BY ALEJANDRA O’CONNELL-DOMENECH | Doctors at New York University’s and VillageCare’s Take Charge of Your Health Today! community health forum stressed the importance of diet, exercise and good mental health as ways to manage chronic pain.
The theme of the June 5 forum — the eighth annual — was “Your Pain Matters— Understanding and Speaking about Chronic Pain.” It featured a panel discussion moderated by CBS medical journalist Dr. Max Gomez on ways to manage pain without the use of painkillers.
“We unfortunately find ourselves mired in an opioid epidemic,” said Dr. Soriya Lizette Motivala, a neurological surgeon at Lenox Hill Northwell Health Physician Partners and one of the forum’s five panelists.
“Part of how we ended up in this spot is that we were looking to cure it,” Motivala said of pain. “That’s what those pills were supposed to do.”
Healthcare providers are currently trying to change how pain is treated and viewed. The idea is to shift the perception of pain from something that can be treated with a pill — specifically, opioids — to something that can be managed. And during the two-hour-long event on the 10th floor of N.Y.U.’s Kimmel Center, panelists gave attendees some practical pieces of advice.
Get up and move. Even if it’s walking for just a few minutes a day, staying physically active is essential to keeping joints loose and preventing and easing joint or muscle pain.
Eat better. There are countless fad cure-all diets out there, but removing foods that might cause inflammation from your diet could help ease chronic pain. Dr. Maureen Anderson, a professor at Oakland University Beaumont School of Medicine, recommended taking supplements, such as fish oil, to help with pain.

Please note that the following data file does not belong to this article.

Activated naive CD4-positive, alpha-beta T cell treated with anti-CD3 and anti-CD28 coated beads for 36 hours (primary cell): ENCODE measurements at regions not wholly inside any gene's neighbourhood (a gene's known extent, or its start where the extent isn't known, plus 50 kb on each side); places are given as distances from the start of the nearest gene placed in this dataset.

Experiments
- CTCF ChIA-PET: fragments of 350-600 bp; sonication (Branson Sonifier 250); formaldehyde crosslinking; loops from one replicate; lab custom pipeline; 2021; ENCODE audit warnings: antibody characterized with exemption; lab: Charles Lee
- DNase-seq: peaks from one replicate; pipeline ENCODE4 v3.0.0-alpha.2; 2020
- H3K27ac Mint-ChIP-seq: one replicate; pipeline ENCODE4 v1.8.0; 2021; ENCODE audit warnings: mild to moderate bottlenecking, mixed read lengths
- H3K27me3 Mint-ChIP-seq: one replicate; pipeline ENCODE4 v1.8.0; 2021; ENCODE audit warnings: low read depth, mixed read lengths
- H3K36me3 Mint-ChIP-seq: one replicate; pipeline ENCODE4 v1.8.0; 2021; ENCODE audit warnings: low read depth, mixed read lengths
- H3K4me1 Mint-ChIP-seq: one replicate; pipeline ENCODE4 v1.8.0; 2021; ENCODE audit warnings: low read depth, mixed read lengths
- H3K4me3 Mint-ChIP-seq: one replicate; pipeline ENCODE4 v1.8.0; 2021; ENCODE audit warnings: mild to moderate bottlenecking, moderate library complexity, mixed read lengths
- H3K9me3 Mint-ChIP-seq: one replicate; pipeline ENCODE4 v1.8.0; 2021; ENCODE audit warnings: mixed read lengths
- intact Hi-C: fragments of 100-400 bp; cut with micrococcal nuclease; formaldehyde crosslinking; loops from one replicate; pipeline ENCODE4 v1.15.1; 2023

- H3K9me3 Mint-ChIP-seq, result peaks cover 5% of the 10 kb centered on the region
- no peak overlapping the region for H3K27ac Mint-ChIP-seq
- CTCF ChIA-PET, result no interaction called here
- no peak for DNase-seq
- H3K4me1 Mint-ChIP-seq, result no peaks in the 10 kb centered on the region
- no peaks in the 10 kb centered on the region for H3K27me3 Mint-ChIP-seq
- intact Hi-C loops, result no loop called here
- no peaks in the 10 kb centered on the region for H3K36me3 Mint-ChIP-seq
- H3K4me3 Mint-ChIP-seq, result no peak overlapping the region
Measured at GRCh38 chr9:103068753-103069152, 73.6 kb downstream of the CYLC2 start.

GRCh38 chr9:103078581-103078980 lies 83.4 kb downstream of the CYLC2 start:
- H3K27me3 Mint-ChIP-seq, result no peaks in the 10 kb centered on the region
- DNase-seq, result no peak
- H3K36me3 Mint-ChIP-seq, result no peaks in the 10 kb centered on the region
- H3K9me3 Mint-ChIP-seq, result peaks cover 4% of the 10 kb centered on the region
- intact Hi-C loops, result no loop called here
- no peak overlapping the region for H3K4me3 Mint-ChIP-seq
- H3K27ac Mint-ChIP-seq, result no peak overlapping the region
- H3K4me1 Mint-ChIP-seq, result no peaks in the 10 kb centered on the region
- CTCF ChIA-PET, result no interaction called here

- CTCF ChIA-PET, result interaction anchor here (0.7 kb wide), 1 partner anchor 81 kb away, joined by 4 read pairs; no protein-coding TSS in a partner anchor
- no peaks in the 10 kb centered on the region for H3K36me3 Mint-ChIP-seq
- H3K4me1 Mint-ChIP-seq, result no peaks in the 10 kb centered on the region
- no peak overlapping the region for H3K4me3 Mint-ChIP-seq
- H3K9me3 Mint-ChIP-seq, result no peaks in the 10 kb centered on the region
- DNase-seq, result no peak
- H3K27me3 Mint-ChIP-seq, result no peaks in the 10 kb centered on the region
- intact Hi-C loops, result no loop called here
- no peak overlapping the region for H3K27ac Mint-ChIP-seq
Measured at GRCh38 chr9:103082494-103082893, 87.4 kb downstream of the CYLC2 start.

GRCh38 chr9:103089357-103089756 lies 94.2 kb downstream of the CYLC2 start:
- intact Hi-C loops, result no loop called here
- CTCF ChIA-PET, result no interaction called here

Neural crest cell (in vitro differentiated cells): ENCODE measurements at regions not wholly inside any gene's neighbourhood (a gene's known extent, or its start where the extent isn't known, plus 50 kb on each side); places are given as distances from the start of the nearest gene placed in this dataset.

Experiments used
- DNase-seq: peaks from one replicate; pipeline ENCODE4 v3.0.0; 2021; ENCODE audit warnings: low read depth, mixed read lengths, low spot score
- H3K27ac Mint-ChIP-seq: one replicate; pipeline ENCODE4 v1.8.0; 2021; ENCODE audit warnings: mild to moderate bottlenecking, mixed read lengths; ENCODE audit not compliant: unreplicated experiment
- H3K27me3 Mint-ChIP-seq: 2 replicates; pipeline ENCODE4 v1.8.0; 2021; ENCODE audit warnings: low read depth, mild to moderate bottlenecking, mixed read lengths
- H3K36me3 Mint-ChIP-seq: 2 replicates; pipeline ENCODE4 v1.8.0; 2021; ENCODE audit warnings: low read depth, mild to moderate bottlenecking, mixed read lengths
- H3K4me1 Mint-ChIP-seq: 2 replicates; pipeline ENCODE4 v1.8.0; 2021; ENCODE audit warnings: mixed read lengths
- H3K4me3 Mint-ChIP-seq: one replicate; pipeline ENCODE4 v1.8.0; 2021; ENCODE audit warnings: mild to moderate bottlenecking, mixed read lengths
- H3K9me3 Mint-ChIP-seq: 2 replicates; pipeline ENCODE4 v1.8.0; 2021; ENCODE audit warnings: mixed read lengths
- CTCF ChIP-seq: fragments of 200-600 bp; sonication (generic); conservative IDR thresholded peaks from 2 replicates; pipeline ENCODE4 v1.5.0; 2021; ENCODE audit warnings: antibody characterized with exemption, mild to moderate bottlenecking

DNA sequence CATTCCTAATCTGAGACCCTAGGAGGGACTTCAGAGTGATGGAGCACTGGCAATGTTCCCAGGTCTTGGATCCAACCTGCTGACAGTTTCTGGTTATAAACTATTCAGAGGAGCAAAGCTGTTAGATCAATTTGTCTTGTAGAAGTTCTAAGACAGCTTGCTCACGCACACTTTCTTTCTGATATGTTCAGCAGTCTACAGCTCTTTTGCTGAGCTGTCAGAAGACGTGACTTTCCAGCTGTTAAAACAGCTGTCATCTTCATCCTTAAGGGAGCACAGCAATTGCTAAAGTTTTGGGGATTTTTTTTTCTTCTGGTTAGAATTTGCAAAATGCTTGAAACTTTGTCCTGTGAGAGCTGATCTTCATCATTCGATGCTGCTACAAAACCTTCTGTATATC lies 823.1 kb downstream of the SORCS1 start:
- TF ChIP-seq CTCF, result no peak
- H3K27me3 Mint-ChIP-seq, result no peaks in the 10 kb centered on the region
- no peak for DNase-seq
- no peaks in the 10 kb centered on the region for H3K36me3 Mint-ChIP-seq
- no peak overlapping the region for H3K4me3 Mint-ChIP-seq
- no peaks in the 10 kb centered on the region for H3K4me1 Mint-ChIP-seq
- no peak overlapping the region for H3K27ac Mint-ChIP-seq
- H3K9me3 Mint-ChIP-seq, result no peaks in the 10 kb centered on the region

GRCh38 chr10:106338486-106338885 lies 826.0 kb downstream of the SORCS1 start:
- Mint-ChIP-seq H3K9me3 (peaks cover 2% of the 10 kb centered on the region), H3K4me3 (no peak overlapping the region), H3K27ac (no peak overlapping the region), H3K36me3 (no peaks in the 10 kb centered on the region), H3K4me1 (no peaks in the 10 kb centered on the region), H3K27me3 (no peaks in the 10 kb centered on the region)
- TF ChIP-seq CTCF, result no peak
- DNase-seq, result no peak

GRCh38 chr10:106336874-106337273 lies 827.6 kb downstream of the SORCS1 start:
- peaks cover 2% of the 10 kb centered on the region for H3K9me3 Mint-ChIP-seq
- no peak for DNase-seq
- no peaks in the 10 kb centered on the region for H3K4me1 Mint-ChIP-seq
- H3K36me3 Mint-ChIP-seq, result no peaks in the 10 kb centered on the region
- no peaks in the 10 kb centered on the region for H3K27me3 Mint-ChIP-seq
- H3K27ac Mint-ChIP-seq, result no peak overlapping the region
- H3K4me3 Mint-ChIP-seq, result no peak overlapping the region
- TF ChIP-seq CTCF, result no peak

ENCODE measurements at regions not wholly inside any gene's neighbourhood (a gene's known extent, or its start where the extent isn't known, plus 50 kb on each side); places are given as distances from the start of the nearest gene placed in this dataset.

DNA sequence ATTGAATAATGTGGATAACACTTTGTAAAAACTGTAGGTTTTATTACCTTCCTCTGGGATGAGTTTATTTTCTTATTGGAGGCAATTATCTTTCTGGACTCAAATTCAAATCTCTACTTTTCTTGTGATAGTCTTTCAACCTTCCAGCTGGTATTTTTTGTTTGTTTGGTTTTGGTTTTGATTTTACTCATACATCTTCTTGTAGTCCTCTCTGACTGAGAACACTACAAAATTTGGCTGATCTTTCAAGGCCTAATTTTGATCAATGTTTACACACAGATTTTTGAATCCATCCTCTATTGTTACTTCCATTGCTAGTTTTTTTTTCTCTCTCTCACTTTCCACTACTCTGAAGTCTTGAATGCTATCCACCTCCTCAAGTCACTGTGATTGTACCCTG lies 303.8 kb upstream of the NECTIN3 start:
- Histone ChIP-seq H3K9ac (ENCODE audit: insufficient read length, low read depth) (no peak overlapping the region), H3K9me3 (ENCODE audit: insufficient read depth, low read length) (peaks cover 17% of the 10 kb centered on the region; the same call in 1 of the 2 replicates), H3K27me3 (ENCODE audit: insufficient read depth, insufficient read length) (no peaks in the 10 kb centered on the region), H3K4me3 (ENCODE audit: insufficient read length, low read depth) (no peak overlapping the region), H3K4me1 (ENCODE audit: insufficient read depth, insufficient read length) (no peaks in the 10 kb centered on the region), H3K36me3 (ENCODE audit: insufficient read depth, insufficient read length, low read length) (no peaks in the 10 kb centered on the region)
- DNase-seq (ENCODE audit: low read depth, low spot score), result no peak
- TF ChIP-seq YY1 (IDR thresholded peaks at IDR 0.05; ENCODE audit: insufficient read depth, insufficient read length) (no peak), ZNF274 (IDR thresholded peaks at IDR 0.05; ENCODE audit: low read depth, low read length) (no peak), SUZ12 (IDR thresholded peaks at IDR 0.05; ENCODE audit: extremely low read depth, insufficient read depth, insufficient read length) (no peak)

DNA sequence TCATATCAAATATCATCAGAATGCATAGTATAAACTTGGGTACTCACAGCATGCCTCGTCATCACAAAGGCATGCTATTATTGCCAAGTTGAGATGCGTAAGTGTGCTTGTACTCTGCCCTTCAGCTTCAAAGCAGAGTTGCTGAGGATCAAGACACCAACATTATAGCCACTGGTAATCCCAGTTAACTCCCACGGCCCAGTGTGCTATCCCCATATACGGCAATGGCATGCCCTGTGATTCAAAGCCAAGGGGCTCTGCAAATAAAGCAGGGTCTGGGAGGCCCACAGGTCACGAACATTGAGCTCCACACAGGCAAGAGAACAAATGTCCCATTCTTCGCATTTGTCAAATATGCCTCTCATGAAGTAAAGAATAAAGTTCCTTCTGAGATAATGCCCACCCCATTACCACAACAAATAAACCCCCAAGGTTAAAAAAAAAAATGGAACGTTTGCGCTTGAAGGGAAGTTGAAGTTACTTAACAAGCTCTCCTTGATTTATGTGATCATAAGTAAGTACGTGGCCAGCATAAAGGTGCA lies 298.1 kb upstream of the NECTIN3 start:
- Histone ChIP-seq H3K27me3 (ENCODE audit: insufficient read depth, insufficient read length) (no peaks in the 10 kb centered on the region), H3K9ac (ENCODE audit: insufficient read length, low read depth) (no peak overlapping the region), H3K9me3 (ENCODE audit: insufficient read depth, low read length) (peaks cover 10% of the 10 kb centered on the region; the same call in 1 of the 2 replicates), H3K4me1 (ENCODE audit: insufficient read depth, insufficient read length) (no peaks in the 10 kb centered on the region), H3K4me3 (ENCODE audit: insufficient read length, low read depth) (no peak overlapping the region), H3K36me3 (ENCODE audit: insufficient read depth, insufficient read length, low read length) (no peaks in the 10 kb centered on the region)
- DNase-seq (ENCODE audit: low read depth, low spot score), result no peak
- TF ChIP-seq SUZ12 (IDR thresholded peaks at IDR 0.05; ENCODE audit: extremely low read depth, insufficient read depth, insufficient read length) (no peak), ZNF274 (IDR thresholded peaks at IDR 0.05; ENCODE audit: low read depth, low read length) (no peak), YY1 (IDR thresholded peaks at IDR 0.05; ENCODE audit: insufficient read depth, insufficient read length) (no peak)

Lose some weight: According Dr. Jonathan Whiteson, director of cardiopulmonary rehabilitation at N.Y.U. Langone Medical Center, one extra pound on the body means four extra pounds of pressure on a joint.
Manage depression: The depression that can come along with chronic pain is not talked about enough, according to the panelists. All too often, those suffering from chronic pain feel alone, frustrated and saddened by how challenging it can be to engage in activities they once loved. But the panelists all agreed that forcing oneself to get out and join in activities and see friends, families and neighbors is an immediate mood booster. Staying active and socializing can also provide distractions from pain, they added.
Be your own advocate: Panelists urged attendees not to be afraid to talk about their pain with their doctors — and if a doctor seems distracted, to make sure that they listen. Physicians should always be willing to spend an extra 20 minutes with a patient to ensure they are on the same page when it comes to the patient’s health.
Also a panelist at the event was Dr. Tara Cortes, executive director of the Hartford Institute for Geriatric Nursing and professor at the N.Y.U. Rory Meyers College of Nursing.